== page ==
Openness and due process

The ripples from improper room remodeling projects at Harrah’s Entertainment hotels have expanded to envelop the companies that completed the work. Last week, Clark County officials filed four complaints with the Nevada State Contractors Board over the renovations, which were done without permits or adequate code inspections.

However, had Clark County not submitted the complaints, the public might not have found out they existed. A new state law makes such complaints the confidential property of the board until a hearing takes place. So even as a county spokeswoman announced the filings, a contractors board spokesman refused to acknowledge they existed.

The dueling statements highlight the seriousness and stupidity of secrecy in government. As an inquiry looks into whether Harrah’s Entertainment, Clark County building officials and contractors knowingly allowed substandard remodeling — work that could have put guest safety at risk — the state agency charged with investigating and disciplining builders is now required by law to keep taxpayers in the dark about complaints that are of utmost public interest.

In the past, the contractors board would provide, upon request, a written copy of a contractor’s five-year history that included completed investigations, disciplinary actions and pending inquiries. But the new law, which took effect May 31, allows the board to release only the disciplinary actions taken against a contractor.

Now if a contractor resolves a complaint with an unhappy client before the case goes to a disciplinary hearing, the complaint is forever sealed as though it never existed.

During this year’s legislative session, the board brought a bill that would have put into statute the requirement that complaints against a contractor over the previous five years be made available to the public.

Such a policy arms consumers with information. It lets them ask pointed questions of licensed contractors in determining which company to hire.

But the board’s effort was undermined by the Associated Builders and Contractors of Las Vegas, whose president happens to be Republican state Sen. Warren Hardy.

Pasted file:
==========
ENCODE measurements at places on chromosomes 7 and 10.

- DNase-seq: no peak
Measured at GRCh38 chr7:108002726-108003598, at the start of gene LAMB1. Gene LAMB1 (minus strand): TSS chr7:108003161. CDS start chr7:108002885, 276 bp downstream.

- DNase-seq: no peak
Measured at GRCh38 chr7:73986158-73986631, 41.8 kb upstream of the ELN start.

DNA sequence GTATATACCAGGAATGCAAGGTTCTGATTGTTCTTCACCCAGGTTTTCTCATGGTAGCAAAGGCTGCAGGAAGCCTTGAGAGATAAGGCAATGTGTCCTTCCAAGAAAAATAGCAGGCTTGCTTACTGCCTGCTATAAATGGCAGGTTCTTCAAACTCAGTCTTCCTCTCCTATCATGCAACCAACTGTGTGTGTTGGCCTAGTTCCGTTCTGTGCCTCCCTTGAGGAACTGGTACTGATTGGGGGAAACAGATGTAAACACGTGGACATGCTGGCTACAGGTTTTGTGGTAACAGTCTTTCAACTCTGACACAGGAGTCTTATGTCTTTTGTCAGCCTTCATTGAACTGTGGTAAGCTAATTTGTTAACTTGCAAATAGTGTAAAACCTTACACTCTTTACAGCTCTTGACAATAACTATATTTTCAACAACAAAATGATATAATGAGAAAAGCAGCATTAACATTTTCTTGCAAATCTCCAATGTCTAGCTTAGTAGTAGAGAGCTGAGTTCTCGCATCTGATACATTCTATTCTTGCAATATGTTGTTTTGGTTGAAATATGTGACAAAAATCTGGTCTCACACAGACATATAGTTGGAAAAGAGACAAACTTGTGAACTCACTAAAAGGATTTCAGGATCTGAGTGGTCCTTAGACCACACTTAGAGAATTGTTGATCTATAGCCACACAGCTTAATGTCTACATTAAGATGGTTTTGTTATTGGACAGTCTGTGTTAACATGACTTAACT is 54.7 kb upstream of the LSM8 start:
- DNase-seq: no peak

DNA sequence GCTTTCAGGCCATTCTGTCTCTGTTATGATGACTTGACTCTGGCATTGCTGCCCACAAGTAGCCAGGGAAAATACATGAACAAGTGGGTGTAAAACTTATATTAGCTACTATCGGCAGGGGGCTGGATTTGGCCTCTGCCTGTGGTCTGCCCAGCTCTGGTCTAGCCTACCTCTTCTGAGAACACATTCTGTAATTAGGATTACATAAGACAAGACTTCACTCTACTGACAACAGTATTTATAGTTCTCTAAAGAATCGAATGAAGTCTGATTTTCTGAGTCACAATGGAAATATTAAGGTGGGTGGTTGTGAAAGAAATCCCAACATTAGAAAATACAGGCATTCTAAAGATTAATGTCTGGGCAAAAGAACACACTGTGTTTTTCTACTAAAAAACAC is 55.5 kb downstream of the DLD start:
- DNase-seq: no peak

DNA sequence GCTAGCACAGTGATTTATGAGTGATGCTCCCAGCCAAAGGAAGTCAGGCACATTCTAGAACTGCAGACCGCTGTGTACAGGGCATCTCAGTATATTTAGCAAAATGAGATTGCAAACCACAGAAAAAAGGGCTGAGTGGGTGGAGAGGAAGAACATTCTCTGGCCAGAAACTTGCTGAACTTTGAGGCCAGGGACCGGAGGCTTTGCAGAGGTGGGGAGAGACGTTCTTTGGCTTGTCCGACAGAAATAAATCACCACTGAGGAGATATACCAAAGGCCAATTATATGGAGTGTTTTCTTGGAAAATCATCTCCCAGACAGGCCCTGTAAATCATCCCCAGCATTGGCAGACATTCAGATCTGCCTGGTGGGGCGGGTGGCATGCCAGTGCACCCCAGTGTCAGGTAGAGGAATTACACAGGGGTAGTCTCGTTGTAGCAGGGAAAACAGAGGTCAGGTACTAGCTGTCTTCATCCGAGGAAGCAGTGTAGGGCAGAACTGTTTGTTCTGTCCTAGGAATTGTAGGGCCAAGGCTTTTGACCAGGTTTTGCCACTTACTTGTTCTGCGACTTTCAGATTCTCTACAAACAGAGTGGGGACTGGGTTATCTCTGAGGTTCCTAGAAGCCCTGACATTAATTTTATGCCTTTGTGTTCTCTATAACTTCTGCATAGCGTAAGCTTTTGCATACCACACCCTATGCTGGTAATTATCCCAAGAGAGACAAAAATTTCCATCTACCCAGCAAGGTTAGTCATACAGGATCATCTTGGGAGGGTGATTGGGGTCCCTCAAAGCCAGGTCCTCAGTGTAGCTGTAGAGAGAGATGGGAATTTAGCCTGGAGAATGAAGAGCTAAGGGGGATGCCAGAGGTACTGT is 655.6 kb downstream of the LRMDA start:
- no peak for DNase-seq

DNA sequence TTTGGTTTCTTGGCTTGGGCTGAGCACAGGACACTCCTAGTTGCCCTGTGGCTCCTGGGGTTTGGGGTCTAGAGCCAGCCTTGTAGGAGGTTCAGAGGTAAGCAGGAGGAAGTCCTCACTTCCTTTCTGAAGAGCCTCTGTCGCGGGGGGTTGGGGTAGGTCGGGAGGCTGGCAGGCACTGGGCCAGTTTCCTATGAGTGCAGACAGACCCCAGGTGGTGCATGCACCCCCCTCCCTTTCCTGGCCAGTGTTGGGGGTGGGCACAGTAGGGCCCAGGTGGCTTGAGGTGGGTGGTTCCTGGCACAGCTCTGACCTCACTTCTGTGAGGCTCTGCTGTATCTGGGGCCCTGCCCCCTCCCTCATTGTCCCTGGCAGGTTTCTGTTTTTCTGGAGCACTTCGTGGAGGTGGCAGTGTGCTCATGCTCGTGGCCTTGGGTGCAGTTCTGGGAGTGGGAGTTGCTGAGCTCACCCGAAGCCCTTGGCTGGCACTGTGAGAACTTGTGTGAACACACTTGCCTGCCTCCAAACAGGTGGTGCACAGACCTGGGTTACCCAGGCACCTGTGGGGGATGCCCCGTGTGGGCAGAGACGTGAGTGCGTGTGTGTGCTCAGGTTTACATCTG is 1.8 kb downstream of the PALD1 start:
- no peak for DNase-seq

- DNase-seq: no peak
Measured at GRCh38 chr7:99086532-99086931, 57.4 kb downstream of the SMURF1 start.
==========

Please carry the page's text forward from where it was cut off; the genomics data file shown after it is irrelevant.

That organization wanted pending complaints and investigations kept confidential on the absurd argument that competing contractors might hire their rivals for various jobs, pay them for some work, then file frivolous actions against them to sabotage their businesses. They maintained that secrecy protects contractors’ due process rights. Inexplicably, the Legislature and Gov. Jim Gibbons agreed and approved the bill.

They had some precedent. Judges, of all people, are afforded the same secrecy when complaints are filed against them.

In fact, openness is the greatest guarantor of due process. Openness allows the accused to present evidence and defend themselves. Openness exposes false accusers for the frauds they are, providing a serious disincentive to anyone who might fabricate allegations. Openness gives the taxpaying public the assurance that all complaints receive the same scrutiny, and that those with wealth or political power don’t receive special treatment — or outright exoneration — behind closed doors.

Openness has worked in our criminal justice system for more than two centuries. It works for licensed professionals and businesses as well.

The Legislature has some repairs to make when it convenes in February 2009: passing a law that gets complaints against contractors out of the shadows and back into the sunshine.

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